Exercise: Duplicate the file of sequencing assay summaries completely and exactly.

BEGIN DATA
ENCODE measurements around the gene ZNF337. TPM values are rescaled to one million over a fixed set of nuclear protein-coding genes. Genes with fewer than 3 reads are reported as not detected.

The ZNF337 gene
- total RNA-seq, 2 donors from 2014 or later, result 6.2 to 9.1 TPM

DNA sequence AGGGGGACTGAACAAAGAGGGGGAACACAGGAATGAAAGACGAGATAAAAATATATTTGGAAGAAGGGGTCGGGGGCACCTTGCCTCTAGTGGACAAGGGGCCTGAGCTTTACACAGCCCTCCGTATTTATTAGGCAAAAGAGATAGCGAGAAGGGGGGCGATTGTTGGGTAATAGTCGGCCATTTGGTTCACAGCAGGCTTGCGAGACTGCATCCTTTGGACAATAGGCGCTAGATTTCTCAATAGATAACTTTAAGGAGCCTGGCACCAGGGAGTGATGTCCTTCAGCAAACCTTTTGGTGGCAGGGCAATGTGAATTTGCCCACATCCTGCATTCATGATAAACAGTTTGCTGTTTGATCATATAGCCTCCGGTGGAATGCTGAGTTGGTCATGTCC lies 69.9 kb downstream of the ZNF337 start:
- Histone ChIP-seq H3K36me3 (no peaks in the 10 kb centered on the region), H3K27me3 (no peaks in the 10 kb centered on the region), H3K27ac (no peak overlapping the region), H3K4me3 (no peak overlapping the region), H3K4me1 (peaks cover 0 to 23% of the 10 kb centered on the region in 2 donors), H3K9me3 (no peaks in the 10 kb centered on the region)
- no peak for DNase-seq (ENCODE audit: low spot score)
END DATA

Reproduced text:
ENCODE measurements around the gene ZNF337. TPM values are rescaled to one million over a fixed set of nuclear protein-coding genes. Genes with fewer than 3 reads are reported as not detected.

The ZNF337 gene
- total RNA-seq, 2 donors from 2014 or later, result 6.2 to 9.1 TPM

DNA sequence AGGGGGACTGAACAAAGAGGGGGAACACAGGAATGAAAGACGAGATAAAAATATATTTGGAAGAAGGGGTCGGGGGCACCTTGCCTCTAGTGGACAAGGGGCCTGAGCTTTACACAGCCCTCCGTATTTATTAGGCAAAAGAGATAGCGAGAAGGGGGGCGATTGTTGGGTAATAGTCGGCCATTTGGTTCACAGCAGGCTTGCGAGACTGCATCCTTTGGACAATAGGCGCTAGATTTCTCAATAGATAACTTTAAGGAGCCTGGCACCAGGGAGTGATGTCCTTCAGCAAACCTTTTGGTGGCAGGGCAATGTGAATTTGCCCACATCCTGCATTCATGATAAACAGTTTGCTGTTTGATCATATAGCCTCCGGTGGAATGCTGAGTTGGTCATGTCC lies 69.9 kb downstream of the ZNF337 start:
- Histone ChIP-seq H3K36me3 (no peaks in the 10 kb centered on the region), H3K27me3 (no peaks in the 10 kb centered on the region), H3K27ac (no peak overlapping the region), H3K4me3 (no peak overlapping the region), H3K4me1 (peaks cover 0 to 23% of the 10 kb centered on the region in 2 donors), H3K9me3 (no peaks in the 10 kb centered on the region)
- no peak for DNase-seq (ENCODE audit: low spot score)